It is about time books 4 and 5 come to America! Just wish they had kept the same narrator since Micheal had a special Felix voice no one else can do as well!!
I had listened to the first two books read by Michael Kramer, I'm not sure if I was just used to his voices but I found his performance more effective. I would sometimes get confused in this book since the different characters sounded the same to me, so in heavy dialog scenes I sometimes got confused who was talking. Still a great listen and a fantastic story line.
"Love this series!"
This book didn't get 4 stars from me as I found it a tad depressing. It is funny and interesting and I love the characters but I could have done with a little less childhood angst and mistreatment. I enjoy the glimpse into life in England. One of my very favorite characters is Juliet, the demon, but I missed her voice in this book. The previous narrator gave her a deep, throaty voice that made everything she said really funny. Even when she said "Whhhaaat?" I could envision this beautiful, extremely dangerous demon without a clue about human thought, trying very hard to understand. I missed that with this narrator but everyone else sounded like they should. Overall, it is a fun series and very entertaining.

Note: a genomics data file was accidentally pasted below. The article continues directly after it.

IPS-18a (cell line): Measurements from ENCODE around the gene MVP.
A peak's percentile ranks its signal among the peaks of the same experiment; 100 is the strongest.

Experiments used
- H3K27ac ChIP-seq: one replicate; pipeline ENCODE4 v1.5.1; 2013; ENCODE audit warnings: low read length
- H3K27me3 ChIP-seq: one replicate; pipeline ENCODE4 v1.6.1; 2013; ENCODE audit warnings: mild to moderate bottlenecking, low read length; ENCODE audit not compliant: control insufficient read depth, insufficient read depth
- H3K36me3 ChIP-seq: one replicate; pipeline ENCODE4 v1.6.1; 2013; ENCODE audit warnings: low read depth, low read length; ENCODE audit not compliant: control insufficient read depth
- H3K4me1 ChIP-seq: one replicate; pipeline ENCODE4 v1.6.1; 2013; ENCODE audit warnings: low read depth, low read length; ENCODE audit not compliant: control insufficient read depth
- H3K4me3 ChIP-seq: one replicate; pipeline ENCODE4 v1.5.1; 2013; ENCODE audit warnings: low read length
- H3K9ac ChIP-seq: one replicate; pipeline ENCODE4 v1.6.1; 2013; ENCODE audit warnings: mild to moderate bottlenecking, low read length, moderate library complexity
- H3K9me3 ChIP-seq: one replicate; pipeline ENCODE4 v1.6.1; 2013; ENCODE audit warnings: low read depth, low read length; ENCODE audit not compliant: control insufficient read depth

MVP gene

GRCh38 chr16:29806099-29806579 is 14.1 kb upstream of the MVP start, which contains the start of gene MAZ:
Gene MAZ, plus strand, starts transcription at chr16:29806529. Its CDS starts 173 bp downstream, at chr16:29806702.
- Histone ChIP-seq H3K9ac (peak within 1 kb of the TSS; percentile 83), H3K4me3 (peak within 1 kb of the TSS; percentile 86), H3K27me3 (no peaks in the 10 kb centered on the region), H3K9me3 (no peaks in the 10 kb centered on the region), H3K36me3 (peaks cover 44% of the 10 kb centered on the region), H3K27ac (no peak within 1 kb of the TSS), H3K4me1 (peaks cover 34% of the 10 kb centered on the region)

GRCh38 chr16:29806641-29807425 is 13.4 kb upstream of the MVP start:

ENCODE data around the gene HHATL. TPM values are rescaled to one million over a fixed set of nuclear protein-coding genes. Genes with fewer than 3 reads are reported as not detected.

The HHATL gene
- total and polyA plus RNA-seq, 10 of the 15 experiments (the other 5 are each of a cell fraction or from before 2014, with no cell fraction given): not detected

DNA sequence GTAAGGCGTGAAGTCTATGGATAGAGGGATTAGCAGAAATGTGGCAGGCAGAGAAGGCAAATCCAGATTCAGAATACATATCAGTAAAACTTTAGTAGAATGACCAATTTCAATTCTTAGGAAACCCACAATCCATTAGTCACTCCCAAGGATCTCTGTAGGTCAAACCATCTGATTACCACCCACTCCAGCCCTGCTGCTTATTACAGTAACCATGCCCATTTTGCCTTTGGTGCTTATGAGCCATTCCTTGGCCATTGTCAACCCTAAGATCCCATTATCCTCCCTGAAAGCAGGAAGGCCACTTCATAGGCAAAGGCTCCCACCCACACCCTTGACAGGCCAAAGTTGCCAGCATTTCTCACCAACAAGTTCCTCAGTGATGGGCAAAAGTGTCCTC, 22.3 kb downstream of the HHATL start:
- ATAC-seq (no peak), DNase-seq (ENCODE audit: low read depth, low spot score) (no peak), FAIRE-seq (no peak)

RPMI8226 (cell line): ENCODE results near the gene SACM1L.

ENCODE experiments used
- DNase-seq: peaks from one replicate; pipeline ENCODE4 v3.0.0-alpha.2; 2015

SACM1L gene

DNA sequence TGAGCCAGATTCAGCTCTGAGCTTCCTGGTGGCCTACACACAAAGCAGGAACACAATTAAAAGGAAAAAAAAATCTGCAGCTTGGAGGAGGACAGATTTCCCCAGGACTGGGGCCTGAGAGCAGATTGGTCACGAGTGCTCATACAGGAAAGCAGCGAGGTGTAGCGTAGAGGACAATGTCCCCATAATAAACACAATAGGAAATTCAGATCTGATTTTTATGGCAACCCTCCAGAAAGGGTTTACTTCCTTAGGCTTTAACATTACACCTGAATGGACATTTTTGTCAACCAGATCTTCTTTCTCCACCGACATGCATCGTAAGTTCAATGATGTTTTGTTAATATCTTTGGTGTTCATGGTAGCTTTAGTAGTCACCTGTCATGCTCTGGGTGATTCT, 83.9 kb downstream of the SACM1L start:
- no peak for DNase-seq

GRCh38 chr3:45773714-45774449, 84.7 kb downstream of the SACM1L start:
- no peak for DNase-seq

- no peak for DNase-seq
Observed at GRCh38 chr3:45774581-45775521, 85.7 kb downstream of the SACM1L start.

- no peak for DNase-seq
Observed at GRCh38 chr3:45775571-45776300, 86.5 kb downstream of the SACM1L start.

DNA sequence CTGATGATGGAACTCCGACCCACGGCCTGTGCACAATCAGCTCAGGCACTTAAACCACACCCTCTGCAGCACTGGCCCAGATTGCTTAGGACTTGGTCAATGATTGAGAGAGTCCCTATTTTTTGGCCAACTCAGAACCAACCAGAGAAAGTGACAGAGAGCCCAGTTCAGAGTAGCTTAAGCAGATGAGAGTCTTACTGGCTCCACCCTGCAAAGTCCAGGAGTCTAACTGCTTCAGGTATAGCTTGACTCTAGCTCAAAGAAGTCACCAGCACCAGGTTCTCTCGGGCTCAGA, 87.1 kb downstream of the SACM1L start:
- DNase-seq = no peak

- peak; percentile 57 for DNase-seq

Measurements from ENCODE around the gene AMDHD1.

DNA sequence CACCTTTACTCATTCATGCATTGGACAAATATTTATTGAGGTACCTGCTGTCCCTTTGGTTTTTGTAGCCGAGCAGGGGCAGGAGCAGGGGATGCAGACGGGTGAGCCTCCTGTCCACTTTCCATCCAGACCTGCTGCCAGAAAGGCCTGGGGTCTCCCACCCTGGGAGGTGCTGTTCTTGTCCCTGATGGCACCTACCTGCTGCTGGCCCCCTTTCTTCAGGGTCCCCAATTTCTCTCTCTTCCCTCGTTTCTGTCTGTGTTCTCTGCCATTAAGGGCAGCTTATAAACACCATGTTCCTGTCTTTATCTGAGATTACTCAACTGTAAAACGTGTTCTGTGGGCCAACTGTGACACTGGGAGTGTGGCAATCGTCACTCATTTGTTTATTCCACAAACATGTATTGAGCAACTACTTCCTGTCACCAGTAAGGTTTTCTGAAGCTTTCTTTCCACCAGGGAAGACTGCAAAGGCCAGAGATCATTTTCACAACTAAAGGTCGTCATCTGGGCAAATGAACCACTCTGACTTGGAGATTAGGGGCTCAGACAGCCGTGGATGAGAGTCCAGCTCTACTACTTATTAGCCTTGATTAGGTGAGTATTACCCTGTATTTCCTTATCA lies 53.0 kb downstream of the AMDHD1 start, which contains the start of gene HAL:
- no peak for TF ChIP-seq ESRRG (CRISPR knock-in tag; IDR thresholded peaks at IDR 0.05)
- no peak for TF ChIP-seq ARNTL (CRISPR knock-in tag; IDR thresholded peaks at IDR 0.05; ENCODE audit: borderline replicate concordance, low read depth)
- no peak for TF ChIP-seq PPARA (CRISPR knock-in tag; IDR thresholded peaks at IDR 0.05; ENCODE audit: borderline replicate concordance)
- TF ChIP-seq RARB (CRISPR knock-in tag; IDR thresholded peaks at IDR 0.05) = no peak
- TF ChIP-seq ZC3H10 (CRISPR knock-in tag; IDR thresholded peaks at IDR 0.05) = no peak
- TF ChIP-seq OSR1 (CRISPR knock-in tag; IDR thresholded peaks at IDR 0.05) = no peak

"Are you kidding?"
I can't believe you would switch narrators in mid series. I looked forward to getting the next book but now I won't get any more. This guy was a huge disappointment. Bring back Mike Kramer!!!!!!!
At some points in the book you couldn't who was speaking or if the main character was thinking to himself or to another person.All the characters that were in the books were different because of the way were read. not only in sound but in the personality the narrator gave them.